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Stay safe when hunting this holiday season

By Keri Collins Lewis
MSU Ag Communications

hunters with orange safety vests
Jacob of West Virginia, pictured with his dad, Jeff, sported the required minimum of 500 inches fluorescent orange for visibility and safety when he got his first-ever whitetail deer during his Catch-A-Dream hunt in Monticello, Mississippi. The Catch-A-Dream Foundation provides outdoor experiences for children with life-threatening illnesses. (Photo courtesy of the Catch-A-Dream Foundation)

John Louk with the Treestand Manufacturer’s Association demonstrates a properly secured safety harness when using a lock-on tree stand. (Photo courtesy of the Treestand Manufacturer’s Association) click to enlarge click to enlarge
John Louk with the Treestand Manufacturer’s Association demonstrates a properly secured safety harness when using a lock-on tree stand. (Photo courtesy of the Treestand Manufacturer’s Association)

MISSISSIPPI STATE – For many Mississippi families, the holidays are about hunting and eating home-cooked meals, and safety should be as high a priority as sweet potato pie.

“No one wants to spend their holidays in the hospital or at home recovering from an injury, so hunters need to practice common-sense safety precautions,” said Bronson Strickland, a wildlife management specialist with the Mississippi State University Extension Service and associate professor in MSU’s Forest and Wildlife Research Center.

Strickland said the biggest mistake hunters make is not properly securing themselves to their tree stands. All hunters on Wildlife Management Areas must use a fall-arrest system -- a full-body safety harness -- that is manufactured to the Treestand Manufacturers Association standards while climbing a tree, installing a tree stand or hunting from a tree.

“We highly recommend people wear a hunter’s safety harness that secures around the shoulders, waist and legs for three-point security,” Strickland said. “As soon as you approach the tree, go ahead and attach the harness to the tree, because a majority of accidents occur while ascending or descending from a tree stand.

“That way, if you’re climbing up the ladder, you’re 10 feet off the ground and a step breaks, you’re secure,” he said.

The moment the hunter steps over into the stand is also dangerous.

“All of your weight is on one foot, even if it’s just for a millisecond,” Strickland said. “Frost makes the step slick, mud on your boots makes it slippery and sometimes steps break.”

Using a firearm can present a variety of dangers. Strickland said his firearm safety tips are the same ones he has heard since he was a kid.

“Make sure what you’re aiming at is what you want to hit -- identify your target,” he said. “There’s no leeway for guesswork. You have to be 100 percent sure of your target before you pull the trigger.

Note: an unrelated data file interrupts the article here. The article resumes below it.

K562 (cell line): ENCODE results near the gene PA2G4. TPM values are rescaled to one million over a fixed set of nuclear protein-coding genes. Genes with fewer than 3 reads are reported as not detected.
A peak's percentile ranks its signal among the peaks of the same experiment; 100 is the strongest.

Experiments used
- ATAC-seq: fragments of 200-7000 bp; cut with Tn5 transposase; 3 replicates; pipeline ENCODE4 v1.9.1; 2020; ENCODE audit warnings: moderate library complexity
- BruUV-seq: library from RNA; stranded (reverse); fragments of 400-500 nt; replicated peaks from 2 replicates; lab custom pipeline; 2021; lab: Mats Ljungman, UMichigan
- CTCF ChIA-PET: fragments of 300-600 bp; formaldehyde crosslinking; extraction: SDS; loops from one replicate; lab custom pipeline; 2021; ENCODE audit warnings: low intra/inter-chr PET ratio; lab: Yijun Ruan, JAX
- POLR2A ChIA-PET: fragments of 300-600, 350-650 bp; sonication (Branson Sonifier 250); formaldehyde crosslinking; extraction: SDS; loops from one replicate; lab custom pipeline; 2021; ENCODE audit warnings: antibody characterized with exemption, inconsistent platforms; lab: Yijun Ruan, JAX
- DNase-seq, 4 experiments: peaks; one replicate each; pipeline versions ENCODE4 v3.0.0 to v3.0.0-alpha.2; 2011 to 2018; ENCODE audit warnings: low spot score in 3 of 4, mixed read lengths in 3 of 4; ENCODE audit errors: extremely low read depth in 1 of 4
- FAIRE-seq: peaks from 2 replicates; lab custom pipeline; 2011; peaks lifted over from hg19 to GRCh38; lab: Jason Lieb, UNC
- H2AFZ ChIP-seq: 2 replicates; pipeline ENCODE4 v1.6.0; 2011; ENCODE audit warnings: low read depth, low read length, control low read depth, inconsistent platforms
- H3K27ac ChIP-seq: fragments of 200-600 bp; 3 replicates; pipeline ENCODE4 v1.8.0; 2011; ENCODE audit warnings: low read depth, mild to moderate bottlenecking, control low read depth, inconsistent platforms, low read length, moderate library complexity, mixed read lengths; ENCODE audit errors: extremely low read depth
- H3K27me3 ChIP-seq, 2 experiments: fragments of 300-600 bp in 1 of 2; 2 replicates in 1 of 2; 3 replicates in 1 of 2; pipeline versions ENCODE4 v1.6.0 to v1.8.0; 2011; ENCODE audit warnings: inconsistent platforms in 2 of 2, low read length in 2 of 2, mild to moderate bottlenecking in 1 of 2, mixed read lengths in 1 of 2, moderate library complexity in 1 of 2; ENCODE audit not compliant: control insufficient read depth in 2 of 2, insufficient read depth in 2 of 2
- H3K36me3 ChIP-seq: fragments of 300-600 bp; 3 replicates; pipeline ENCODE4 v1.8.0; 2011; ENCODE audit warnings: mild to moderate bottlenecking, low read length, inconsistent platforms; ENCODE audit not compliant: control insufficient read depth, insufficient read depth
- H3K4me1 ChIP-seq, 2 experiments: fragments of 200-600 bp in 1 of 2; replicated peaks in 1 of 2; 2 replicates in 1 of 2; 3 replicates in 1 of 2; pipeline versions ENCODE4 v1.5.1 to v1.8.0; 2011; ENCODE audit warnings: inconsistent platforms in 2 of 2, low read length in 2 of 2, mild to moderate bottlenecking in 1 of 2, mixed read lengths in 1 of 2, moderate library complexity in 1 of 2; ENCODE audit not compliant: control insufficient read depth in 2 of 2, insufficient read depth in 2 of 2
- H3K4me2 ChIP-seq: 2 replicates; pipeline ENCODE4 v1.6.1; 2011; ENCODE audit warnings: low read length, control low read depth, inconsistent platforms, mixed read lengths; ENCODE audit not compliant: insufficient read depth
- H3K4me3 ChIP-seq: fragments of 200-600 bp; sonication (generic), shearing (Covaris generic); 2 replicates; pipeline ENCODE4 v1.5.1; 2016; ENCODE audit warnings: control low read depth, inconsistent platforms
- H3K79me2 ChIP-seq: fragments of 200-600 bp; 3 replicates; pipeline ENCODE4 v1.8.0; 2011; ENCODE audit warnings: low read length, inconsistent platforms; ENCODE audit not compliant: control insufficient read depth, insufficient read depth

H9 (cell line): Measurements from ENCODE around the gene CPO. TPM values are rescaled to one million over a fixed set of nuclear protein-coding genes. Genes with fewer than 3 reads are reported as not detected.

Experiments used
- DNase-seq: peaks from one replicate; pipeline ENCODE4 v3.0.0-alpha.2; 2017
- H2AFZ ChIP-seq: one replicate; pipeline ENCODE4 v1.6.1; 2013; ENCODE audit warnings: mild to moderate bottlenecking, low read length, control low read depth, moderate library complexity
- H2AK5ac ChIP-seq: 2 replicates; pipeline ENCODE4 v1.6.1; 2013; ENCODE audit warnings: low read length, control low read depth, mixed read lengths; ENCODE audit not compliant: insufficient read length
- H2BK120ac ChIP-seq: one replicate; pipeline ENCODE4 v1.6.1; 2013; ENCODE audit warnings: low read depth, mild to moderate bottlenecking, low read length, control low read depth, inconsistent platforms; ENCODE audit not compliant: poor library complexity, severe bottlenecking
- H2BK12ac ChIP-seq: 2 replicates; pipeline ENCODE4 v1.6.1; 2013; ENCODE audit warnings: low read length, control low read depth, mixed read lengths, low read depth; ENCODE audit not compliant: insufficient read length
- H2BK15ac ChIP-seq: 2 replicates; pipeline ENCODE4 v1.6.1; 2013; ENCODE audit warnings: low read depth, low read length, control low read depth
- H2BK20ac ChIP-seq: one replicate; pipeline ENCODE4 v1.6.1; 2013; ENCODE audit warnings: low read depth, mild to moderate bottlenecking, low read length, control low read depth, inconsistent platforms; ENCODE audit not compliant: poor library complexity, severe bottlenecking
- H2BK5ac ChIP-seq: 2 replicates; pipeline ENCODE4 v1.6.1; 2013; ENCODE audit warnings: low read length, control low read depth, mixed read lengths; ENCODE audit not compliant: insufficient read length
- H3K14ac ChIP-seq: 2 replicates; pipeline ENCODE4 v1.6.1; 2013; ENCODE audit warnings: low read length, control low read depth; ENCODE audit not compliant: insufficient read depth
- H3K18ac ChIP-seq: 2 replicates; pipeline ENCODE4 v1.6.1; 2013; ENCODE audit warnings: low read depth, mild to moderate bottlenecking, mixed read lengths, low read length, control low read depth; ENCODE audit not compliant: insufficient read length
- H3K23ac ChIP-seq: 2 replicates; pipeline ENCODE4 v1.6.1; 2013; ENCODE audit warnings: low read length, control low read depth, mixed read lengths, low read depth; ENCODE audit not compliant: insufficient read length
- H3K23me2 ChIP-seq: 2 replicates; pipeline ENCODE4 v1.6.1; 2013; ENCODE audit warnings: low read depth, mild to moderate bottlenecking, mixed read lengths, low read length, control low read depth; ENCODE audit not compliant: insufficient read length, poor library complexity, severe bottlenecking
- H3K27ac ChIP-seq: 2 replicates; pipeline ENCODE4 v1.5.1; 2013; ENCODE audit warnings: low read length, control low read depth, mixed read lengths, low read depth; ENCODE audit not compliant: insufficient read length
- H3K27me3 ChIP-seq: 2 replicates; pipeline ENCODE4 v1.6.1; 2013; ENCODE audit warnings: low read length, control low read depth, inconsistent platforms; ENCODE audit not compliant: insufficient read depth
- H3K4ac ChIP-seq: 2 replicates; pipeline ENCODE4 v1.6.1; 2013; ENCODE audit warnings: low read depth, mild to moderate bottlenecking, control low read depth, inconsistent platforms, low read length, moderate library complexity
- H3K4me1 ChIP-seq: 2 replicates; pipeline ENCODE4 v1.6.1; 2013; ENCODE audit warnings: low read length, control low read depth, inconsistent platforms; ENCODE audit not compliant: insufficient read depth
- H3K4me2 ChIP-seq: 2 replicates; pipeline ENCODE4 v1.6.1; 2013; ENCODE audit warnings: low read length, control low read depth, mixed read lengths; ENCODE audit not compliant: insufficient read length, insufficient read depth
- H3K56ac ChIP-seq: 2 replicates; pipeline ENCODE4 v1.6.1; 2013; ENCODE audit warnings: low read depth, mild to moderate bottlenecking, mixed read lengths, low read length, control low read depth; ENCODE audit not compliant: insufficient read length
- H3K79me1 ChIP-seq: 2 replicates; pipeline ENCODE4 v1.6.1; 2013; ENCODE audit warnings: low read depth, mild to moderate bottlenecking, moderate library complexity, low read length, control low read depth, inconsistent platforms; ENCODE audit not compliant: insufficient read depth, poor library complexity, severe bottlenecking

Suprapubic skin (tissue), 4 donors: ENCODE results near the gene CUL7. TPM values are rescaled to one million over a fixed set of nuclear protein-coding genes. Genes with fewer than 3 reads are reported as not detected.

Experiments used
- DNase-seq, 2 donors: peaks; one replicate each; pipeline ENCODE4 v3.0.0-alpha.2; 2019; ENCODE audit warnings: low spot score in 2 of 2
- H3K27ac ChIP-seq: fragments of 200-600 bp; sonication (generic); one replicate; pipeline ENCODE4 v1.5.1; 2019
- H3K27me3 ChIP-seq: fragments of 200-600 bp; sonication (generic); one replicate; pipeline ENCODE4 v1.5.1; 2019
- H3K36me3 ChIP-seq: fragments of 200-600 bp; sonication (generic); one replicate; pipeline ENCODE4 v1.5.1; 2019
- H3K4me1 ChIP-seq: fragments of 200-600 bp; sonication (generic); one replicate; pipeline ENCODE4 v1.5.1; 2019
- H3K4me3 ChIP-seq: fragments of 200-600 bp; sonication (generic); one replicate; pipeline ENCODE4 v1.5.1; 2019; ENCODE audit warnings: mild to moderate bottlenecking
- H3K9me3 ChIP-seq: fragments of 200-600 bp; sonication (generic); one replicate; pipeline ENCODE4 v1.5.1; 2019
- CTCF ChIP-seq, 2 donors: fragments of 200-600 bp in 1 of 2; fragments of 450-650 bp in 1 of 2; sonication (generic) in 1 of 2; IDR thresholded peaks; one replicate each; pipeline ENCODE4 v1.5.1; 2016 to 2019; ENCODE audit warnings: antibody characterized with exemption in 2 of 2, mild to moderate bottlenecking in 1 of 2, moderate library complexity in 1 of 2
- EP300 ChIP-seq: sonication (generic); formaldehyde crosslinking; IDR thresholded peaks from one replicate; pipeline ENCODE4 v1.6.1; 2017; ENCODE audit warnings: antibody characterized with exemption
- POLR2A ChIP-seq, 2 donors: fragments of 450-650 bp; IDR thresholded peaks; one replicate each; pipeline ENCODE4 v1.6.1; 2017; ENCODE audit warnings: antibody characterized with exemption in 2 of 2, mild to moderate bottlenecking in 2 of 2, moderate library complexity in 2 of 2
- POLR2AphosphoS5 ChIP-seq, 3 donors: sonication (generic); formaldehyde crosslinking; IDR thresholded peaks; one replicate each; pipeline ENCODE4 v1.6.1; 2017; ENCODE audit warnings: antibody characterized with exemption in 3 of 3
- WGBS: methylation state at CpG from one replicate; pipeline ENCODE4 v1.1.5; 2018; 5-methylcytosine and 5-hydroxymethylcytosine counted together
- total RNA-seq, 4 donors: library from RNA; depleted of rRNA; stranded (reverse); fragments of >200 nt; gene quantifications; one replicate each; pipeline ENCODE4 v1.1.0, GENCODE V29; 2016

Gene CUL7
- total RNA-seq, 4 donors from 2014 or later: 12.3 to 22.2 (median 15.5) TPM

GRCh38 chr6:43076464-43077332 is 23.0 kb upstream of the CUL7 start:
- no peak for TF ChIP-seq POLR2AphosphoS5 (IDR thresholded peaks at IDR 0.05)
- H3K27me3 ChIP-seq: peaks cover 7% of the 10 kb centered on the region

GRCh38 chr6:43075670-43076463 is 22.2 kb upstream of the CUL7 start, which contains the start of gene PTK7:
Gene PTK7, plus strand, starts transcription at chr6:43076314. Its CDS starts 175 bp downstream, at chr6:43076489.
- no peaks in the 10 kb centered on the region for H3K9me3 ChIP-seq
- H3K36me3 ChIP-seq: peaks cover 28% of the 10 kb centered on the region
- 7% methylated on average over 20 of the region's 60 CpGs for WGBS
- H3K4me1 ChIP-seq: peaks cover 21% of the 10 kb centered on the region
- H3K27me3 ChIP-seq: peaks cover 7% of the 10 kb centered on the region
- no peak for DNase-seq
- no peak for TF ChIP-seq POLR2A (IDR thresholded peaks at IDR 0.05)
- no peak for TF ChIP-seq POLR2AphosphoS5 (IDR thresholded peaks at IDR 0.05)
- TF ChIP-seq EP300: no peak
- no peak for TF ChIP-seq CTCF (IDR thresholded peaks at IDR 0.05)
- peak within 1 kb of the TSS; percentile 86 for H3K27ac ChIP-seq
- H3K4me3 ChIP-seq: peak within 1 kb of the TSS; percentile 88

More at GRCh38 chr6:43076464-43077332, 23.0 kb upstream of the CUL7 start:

“With a high-powered rifle, be sure of your surroundings, too. Where will your bullet go if you miss or it goes through your target?” he said.

Dave Godwin, a wildlife biologist with the Mississippi Department of Wildlife, Fisheries and Parks, said safety first is the most basic rule of hunting. Visibility is an important part of safety, and the required orange is visible to other hunters but not to deer.

Hunters are required to wear at least 500 square inches of unbroken fluorescent orange when hunting deer during any primitive weapon or gun season, unless the hunter is completely enclosed in a deer stand.

“Mesh-style or orange camouflage is not considered unbroken and does not count toward the 500 square inch minimum,” Godwin said.

When hunting quail or rabbits on a Wildlife Management Area, hunters must wear a hunter orange vest or hat. Many small game hunters choose to wear orange on private lands even when it is not required by law, Godwin said.

As daylight fades, hunters should use flashlights when leaving the woods, even if they can see clearly.

“The required blaze orange is not visible in low light, but a flashlight or headlamp is,” Strickland said. “You don’t want to be mistaken for an animal by another hunter in the dark.”

Hunting and intoxicating substances do not mix, Godwin cautioned.

“Never consume alcohol or other drugs while hunting or when handling firearms,” he said. “Do not hunt or shoot with anyone who has. Hunting while intoxicated is extremely dangerous to yourself and others. Alcohol affects your body’s mental and physical abilities and impairs your sense of judgment.”

In addition to following proper safety protocols, hunters need to follow the state’s legal requirements.

“You can’t hunt on any street, public road, public highway, levee, right-of-way or railroad. You can’t shoot from your vehicle,” Godwin said.

Before heading to the woods over the holidays, many hunters need to have proof of taking a hunter education course.

“Anyone born after January 1, 1972, must satisfactorily complete a hunter education course approved by the Department of Wildlife, Fisheries and Parks before purchasing a Mississippi hunting license,” Godwin said. “The purpose of the course is to keep hunters safe and prevent accidents and injuries in the woods.”

Youth under age 16 who do not have a hunter education certificate may hunt with a licensed adult, he said.

“Hunting is actually one of the safest outdoor activities that we can enjoy,” Godwin said. “With a little common sense and planning, we can be sure to avoid accidents while making the most of Mississippi’s wildlife resources.”

For information on hunting regulations, Wildlife Management Areas or hunter education courses, visit http://www.mdwfp.com.

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Released: November 8, 2012
Contact: Dr. Bronson Strickland, (662) 325-8141

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